Provincial and federal governments have released some new changes that may affect your tax return this year. As you prepare for this upcoming tax season, it’s important to understand what these changes are and how they may impact you. Here, Lisa Gittens, tax expert at H&R Block, provides a breakdown of what you need to know.
Ontario. If you reside in Ontario, there are a couple tax changes that may affect you. First, the low-income individuals and families – or LIFT – credit is designed so that taxpayers who only earn minimum wage with no other sources of income do not pay provincial tax. “That’s an estimated return of $450 per family,” says Gittens.
There’s also the childcare access and relief from expenses (CARE) refundable tax credit. If you are a parent or caregiver living in Ontario and have a net family income of less than $150,000, you’ll see a significantly larger refund based on income and eligible childcare expenses. That’s estimated to be $1,250 on average per family for nearly 300,000 households.
New Brunswick. With a new government in place, the tuition tax credit that was previously eliminated in 2017 has been restored. The credit can also be applied retroactively so that in addition to claiming tuition fees in 2019, students can also claim any fees paid in 2017 and 2018 as a carry forward.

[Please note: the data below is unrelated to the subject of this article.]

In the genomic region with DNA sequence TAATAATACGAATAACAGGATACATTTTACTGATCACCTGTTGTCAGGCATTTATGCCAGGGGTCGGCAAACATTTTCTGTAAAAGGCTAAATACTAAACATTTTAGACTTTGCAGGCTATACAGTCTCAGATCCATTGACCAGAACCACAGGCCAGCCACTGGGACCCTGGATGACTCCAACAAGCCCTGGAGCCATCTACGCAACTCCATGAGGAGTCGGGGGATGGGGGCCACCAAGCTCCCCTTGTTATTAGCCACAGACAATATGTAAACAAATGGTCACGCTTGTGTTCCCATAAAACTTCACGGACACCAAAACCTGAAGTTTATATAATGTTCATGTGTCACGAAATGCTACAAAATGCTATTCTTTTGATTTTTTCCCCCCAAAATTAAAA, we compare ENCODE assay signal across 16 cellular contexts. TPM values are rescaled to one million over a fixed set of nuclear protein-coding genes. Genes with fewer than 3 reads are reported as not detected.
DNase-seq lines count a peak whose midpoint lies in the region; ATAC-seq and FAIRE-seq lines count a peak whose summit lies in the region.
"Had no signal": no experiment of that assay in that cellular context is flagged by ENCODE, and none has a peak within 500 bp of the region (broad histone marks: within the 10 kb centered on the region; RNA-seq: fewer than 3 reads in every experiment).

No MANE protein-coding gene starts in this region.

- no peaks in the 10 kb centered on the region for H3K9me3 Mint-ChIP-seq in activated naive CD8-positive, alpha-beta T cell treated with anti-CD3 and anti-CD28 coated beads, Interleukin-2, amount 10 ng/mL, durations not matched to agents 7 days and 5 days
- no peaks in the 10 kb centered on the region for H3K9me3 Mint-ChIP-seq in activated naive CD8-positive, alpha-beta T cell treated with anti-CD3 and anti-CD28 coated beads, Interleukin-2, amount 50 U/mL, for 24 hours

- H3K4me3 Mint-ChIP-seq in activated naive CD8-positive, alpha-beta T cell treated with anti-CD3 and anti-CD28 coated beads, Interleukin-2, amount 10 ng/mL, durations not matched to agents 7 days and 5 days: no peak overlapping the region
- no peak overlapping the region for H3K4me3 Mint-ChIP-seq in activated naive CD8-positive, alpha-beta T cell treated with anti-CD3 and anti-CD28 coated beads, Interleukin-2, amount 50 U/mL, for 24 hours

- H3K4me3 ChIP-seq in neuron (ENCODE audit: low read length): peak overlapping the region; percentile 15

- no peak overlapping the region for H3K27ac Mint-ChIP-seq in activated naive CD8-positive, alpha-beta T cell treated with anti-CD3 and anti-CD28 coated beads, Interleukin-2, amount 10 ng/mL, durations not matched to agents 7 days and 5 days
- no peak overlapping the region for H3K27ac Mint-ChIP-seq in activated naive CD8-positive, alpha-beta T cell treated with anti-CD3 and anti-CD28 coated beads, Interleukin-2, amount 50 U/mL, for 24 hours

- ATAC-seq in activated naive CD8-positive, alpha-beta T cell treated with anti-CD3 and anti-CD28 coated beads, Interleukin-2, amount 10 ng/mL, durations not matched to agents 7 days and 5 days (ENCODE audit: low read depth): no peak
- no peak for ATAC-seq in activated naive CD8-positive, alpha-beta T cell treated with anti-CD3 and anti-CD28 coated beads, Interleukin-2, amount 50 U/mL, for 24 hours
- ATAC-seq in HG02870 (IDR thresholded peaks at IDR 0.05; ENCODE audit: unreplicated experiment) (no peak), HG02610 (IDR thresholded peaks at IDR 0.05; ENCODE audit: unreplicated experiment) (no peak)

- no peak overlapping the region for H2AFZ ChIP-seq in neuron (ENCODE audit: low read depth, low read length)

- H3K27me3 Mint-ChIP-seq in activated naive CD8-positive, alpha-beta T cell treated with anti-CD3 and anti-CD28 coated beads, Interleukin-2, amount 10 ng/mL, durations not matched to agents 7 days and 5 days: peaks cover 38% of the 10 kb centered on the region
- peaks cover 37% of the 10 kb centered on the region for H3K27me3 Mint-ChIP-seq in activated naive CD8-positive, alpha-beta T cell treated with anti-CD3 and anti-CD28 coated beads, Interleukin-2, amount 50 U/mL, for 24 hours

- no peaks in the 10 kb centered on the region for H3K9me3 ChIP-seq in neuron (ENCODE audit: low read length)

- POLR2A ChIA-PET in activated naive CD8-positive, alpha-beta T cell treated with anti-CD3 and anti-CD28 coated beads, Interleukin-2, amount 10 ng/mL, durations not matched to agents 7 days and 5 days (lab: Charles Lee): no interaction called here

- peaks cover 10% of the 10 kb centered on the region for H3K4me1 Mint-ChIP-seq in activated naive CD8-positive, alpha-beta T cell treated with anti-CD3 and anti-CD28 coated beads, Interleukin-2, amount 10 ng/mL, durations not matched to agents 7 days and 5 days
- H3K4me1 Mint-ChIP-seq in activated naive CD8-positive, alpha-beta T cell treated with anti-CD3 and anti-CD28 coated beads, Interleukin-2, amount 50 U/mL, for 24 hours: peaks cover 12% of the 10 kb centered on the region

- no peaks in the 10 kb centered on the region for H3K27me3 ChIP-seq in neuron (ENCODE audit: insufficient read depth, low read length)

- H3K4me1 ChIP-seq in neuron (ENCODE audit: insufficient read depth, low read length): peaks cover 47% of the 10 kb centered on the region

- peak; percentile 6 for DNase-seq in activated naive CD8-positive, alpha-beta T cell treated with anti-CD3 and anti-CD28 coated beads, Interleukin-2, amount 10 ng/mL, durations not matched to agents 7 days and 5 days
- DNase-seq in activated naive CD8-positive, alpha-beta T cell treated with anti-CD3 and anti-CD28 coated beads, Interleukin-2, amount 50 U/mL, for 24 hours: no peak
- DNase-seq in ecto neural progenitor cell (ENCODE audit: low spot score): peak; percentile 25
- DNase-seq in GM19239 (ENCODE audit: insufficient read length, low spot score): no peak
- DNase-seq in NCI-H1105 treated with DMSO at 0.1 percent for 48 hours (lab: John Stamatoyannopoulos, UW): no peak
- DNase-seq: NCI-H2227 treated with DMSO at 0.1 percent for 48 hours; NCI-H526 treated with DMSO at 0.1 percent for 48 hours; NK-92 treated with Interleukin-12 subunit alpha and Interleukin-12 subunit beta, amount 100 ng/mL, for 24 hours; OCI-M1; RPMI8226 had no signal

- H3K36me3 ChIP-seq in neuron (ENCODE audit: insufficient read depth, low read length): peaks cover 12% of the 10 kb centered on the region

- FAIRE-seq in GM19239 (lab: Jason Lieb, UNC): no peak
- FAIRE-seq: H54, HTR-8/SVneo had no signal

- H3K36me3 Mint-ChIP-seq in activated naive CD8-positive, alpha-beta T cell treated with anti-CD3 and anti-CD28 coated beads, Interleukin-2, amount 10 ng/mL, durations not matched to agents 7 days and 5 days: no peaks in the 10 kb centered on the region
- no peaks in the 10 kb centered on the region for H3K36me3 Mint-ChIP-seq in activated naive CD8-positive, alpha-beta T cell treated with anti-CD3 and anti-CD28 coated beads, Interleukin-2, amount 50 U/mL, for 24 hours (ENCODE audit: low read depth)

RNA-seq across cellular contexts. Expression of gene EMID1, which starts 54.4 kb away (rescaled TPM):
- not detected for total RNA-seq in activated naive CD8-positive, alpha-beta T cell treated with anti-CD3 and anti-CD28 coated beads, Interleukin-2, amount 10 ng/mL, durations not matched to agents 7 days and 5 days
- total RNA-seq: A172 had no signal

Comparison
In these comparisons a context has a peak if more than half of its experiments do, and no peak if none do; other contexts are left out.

British Columbia. The provincial government has announced its decision to eliminate the education credit effective for 2019. But Gittens says this doesn’t apply to tuition fees; you will still be able to claim those costs to help reduce your taxes.
Alberta. Although the provincial government eliminated the provincial carbon tax as of July 1, 2019, the federal government has imposed a new carbon tax effective January 2020. “As a result, all taxpayers in Alberta will now receive the Climate Action Incentive on their tax returns, an incentive that increased the returns of many across the country in participating provinces,” says Gittens.
Climate Action Incentive. The Climate Action Incentive will be significantly increased for taxpayers in provinces where the credit already exists, including Ontario, Manitoba and Saskatchewan. The credit differs based on your family composition – whether you’re single, have a spouse or partner, or a family – so it’s important to understand how this impacts you. (NC)